Jurisdiction challenge for the defendants in a trade mark and passing off dispute. The Court declined jurisdiction in relation to the claim of EU trade mark infringement, following Case C-360/12 Coty Germany GmbH v First Note Perfumes NV [2014] ETMR 49, on the basis that the decisions about the content of the First Defendant’s website were made in Spain and therefore the alleged acts of infringement were carried out there, not in the UK where the website could be viewed.

    Jacqueline Reid acted for the Defendant.

    [2016] EWHC 2563 (IPEC)



  • Kerry Ingredients (UK) Ltd v Bakkavor Group Ltd [2016] EWHC 2448 (Ch)

    Kerry Ingredients (UK) Ltd v Bakkavor Group Ltd [2016] EWHC 2448 (Ch)

    This was a claim for misuse of confidential information relating to the manufacturing techniques and recipe used to make edible infused oils such as basil oil.  The court held that in developing their own process for manufacturing edible infused oils, the defendants had misused information confidential to the claimant and that injunctive relief should be granted.

    The court also held that the information relied on had limited confidentiality in the sense that the defendants were able to replicate the claimant’s production techniques using information in the public domain.  The springboard doctrine was therefore in point.  The court granted an injunction of limited duration to reflect the court’s finding that the defendants had gained a headstart of a year as a result of their misuse of the claimant’s confidential information.

    Chris Aikens appeared as sole counsel for the defendants.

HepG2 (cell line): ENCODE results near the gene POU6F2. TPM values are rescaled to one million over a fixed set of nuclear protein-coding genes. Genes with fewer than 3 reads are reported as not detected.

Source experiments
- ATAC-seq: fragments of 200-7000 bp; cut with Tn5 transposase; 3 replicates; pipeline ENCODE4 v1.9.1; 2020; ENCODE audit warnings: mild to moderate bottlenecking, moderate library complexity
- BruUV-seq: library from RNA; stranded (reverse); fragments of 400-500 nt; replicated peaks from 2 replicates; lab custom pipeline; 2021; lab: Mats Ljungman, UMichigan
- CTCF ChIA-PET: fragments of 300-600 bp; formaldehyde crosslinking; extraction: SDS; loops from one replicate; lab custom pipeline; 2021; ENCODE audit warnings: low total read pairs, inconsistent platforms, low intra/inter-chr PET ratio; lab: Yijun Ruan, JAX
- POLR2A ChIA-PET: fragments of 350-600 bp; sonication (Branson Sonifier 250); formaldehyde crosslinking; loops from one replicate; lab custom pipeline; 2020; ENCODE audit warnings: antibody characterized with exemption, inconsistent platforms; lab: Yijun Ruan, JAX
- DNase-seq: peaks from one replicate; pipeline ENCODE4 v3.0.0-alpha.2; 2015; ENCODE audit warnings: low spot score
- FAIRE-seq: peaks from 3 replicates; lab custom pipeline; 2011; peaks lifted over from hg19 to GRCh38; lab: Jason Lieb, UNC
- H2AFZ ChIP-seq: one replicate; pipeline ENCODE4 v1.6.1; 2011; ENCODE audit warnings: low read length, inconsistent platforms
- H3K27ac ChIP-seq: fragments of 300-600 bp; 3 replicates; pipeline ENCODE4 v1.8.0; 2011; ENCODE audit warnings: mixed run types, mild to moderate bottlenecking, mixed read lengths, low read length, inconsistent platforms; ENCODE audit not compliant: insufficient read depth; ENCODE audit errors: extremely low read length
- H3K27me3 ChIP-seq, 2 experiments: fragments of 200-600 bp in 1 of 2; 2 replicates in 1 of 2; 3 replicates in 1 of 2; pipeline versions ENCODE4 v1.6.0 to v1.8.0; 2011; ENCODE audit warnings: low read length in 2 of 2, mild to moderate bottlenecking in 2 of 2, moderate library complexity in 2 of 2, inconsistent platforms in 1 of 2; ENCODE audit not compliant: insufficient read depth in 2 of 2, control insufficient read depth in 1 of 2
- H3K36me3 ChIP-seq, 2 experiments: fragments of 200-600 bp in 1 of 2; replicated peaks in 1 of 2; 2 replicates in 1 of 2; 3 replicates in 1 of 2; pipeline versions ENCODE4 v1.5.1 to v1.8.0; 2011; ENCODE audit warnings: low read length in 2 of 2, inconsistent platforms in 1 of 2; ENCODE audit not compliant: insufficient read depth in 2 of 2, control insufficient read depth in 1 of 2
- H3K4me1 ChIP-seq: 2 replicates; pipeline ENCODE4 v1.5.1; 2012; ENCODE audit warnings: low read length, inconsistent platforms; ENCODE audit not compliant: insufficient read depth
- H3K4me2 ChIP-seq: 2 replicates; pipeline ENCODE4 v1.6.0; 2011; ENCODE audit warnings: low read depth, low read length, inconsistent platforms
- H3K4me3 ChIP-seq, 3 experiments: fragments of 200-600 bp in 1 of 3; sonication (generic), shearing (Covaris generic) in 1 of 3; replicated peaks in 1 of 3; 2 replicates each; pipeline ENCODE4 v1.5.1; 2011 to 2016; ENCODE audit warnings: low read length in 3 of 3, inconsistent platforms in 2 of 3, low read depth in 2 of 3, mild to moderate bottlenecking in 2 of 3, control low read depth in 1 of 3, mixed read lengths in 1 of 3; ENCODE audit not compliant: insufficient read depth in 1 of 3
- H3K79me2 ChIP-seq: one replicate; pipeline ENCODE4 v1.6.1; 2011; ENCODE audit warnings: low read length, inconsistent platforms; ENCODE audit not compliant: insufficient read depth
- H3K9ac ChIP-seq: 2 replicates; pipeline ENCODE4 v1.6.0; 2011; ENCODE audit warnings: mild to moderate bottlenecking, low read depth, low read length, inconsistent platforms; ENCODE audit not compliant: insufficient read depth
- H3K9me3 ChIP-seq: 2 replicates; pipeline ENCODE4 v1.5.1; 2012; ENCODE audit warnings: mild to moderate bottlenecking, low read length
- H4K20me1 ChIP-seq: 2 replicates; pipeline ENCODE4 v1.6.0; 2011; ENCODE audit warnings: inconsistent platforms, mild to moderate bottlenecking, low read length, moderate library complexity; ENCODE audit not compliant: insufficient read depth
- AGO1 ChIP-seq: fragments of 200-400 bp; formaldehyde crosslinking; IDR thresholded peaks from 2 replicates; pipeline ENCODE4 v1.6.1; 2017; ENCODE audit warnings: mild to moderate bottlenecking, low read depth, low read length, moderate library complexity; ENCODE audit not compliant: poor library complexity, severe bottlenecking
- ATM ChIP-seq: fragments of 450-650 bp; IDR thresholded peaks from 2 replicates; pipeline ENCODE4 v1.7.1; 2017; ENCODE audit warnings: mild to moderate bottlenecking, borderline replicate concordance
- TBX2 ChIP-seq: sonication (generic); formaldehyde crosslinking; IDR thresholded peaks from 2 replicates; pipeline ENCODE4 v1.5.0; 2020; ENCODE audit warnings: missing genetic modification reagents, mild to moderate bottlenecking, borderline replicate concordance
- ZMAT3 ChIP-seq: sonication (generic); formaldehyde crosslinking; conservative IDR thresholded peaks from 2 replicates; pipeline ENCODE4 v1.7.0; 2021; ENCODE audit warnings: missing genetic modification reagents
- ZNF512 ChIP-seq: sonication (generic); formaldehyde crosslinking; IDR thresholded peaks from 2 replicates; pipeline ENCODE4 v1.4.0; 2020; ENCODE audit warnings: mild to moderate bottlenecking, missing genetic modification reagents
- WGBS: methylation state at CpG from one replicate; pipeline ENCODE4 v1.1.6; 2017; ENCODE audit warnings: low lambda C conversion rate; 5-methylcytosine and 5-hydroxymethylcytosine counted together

Kerry Ingredients (UK) Ltd v Bakkavor Group Ltd [2016] EWHC 2448 (Ch)

  • Nicocigs Limited v Fontem Holdings Limited [2016] EWHC 2161

    Nicocigs Limited v Fontem Holdings Limited [2016] EWHC 2161

    A Patents Court claim by Nicocigs for revocation/declaration of non-infringement concerning Fontem’s Patent for e-cigarettes. The Patent was held invalid on the grounds of obviousness over two pieces of prior art, anticipation under s2(3) by a ‘poisonous’ co-pending application (the Patent not being entitled to priority from their common priority document), and added subject matter.

    Iain Purvis QC acted for the successful Claimant.

    Nicocigs Limited v Fontem Holdings Limited [2016] EWHC 2161

  • Meter-Tech Llc & Anor v British Gas Trading Ltd [2016] EWHC 2278

    Meter-Tech Llc & Anor v British Gas Trading Ltd [2016] EWHC 2278

    Meter-Tech was the exclusive licensee of a patent for a prepayment utility metering system.  The patent concerned the method by which a remote, electronic, energy prepayment, can be routed to a particular prepayment utility meter in the home.  Infringement was alleged against three existing British Gas ‘smart-metering’ systems (as to each of which, a defence of experimental use was raised) and against British Gas’s proposed implementation of the UK government’s smart-metering programme.  Validity was challenged over five pieces of prior art and for added matter.

    The court found infringement of all four prepayment systems, and each of the defences of experimental use failed. Whilst the added matter attack was unsuccessful, the patent was held to be invalid over the prior art.

    Hugo Cuddigan QC and Christopher Hall appeared on behalf of the licensee, Meter-Tech, and the patentee, Vanclare.

    [2016] EWHC 2278 (Pat)


  • Koninklijke Philips NV v Asustek Computer Incorporation & Ors [2016] EWHC 2220

    Koninklijke Philips NV v Asustek Computer Incorporation & Ors [2016] EWHC 2220

    This was the trial of a preliminary issue in a three standard essential patent infringement action concerning high speed packet access (HSPA) technology in mobile telecommunications networks.  The  issue was  whether a covenant not to assert patents in an agreement between Philips and Qualcomm Inc. provided a defence for HTC.  The Qualcomm agreement was governed by the law of the State of California. Accordingly  Arnold J considered expert evidence of foreign law, factual evidence relating to the circumstances in which the Qualcomm agreement was made and performed as well as technical expert evidence which addressed the relevant telecommunications technologies.